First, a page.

diagnosis

Reconciling uncertainty and the drive to diagnose


Recently it was suggested to me that even though I’m an occupational therapist, I might “diagnose”. Not so much diagnose disease, but “determine if a patient is depressed, anxious, catastrophising, fear avoidant etc?” The author goes on to say “isn’t that diagnosis too?” The comment was made in the context of a lengthy Twitter discussion about so-called “non-specific” low back pain. Over the course of I think about five weeks now, a large number of highly educated, erudite and passionate clinicians have argued the toss about whether it’s possible to identify the “cause” of nonspecific low back pain. On the odd occasion I’ve put my oar in to mention psychosocial aspects and that people seek help for many reasons, one of which may be pain intensity, but mostly people ask for help because either the pain is interfering with being able to do things, or because the person interprets their pain as an indication, perhaps, of something nasty.

I mention this context, because over the many tweets, I was struck by the degree of certainty demanded by various commentators on both sides of the discussion. “Where’s the gold standard?”; “What’s the evidence”; “Yes”; “No” – and in many respects, diagnosis is a practice based on degrees of certainty. You either have a disease – or you don’t. You have the signs and symptoms – or you don’t. Unless, of course, it’s the creeping edge of “pre-diagnosis” like my “pre-diabetes”.

In October I wrote about clinical enquiry, which is described by Engebretsen and colleagues (2015) as a complicated process (sure is!) of 4 overlapping, intertwined phases: (a) data collection – of self reported sensations, observations, otherwise known as “something is wrong and needs explaining”; (b) data interpreting “what might this mean?” by synthesising the data and working to recognise possible answers, or understanding; (c) weighing up alternative interpretations by judging; and (d) deciding what to do next, “what is the right thing to do”, or deliberation.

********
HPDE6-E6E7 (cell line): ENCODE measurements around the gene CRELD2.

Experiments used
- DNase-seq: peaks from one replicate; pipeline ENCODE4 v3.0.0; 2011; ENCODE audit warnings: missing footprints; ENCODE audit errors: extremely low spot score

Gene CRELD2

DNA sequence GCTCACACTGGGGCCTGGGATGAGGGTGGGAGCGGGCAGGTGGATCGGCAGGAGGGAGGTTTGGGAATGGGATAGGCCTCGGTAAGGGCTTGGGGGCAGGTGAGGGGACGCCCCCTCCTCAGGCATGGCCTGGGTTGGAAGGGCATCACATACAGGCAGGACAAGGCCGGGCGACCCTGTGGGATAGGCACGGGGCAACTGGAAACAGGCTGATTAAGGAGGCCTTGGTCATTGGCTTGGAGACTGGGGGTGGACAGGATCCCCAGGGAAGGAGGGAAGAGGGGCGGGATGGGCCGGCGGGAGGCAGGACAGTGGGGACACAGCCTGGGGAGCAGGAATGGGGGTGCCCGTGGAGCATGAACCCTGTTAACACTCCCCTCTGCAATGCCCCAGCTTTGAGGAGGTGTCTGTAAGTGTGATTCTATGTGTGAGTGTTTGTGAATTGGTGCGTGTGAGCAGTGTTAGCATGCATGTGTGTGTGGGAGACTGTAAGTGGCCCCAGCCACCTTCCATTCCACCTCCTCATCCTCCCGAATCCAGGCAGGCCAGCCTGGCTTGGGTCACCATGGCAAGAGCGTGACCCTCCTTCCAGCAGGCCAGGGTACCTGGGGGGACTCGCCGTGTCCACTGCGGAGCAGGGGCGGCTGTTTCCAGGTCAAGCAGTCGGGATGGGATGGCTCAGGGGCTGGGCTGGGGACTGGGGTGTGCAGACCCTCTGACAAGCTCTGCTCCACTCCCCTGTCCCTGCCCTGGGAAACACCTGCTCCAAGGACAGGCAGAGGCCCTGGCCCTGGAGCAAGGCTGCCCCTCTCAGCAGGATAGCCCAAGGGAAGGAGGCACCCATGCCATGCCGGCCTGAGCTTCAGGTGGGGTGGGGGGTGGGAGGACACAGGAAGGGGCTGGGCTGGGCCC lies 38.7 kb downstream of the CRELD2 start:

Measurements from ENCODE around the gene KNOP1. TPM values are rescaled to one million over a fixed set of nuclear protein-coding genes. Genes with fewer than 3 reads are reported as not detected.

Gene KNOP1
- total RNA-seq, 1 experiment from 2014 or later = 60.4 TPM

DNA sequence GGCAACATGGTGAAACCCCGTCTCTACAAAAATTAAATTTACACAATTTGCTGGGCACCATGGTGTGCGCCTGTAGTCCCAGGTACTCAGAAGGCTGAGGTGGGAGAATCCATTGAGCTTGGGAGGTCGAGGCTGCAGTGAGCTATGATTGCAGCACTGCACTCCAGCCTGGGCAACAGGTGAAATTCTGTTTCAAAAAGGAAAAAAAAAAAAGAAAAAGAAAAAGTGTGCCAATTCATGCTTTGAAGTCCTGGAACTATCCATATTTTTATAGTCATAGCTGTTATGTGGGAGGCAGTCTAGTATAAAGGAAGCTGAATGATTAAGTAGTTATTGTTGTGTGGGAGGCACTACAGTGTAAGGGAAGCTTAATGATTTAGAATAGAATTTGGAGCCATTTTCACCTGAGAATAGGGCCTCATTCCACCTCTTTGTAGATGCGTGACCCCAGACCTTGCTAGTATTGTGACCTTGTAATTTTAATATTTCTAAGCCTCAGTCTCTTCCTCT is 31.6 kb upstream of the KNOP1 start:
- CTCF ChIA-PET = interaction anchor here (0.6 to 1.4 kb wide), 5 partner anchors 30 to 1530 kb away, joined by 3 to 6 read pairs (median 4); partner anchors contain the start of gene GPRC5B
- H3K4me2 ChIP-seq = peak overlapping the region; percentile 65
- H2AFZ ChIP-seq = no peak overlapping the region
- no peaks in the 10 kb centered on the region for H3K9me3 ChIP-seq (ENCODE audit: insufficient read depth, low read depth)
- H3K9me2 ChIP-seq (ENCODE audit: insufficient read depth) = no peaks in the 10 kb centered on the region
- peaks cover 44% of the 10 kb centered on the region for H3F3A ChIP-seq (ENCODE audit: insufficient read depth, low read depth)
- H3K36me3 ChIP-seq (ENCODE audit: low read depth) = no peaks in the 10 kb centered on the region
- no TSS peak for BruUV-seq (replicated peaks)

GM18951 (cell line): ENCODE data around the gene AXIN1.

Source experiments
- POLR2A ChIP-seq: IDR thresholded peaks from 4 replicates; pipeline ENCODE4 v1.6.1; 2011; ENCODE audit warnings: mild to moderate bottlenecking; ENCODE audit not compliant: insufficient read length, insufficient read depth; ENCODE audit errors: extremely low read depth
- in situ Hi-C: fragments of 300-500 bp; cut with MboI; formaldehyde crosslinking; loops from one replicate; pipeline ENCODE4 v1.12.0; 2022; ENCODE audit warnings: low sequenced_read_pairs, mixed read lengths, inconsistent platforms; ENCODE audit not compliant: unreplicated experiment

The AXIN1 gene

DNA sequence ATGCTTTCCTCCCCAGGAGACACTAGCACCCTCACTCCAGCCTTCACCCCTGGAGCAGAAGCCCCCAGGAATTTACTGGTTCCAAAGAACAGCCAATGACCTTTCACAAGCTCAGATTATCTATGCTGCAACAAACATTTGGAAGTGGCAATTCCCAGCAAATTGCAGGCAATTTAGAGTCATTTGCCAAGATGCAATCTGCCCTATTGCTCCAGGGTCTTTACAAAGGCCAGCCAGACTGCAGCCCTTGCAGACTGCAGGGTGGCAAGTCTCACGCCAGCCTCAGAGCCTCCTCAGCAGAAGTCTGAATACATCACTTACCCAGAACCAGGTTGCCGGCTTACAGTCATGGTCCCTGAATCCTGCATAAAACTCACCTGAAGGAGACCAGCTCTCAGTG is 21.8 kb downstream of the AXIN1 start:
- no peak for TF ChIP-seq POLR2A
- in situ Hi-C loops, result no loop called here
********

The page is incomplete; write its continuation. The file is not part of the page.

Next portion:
For, irrespective of our certainty about the precision of any particular test or ultimately a diagnosis, all of our work involves two people who must collaborate to follow the process outlined by Engebretsen and colleagues. That is, the person seeking help notices “something is wrong and needs explaining”, he or she communicates selected information to a knowledgeable person (a clinician) and that clinician will typically seek more information, and assemble this in some way (synthesise). In my case I like to do this assemblage in collaboration with the person so we can weigh up or judge various interpretations of that data. I bring some knowledge from my training and ongoing learning, while the person brings his or her intimate knowledge of what it is like to be experiencing that “something is wrong.” There are times when we are both in the dark and we need to collect some more information: for while the person knows what it is like to be in this predicament, there are likely factors not yet incorporated (or noticed) into the picture. For example, guided discovery or Socratic questioning usually involves exploring something the person is aware of but hadn’t considered relevant, or hadn’t joined the dots. I don’t think it takes rocket science to see just how messy and complex this communication and information synthesising process can be – it only takes a person to fail to provide a piece of information (because they don’t think it’s relevant) for the analysis to go awry.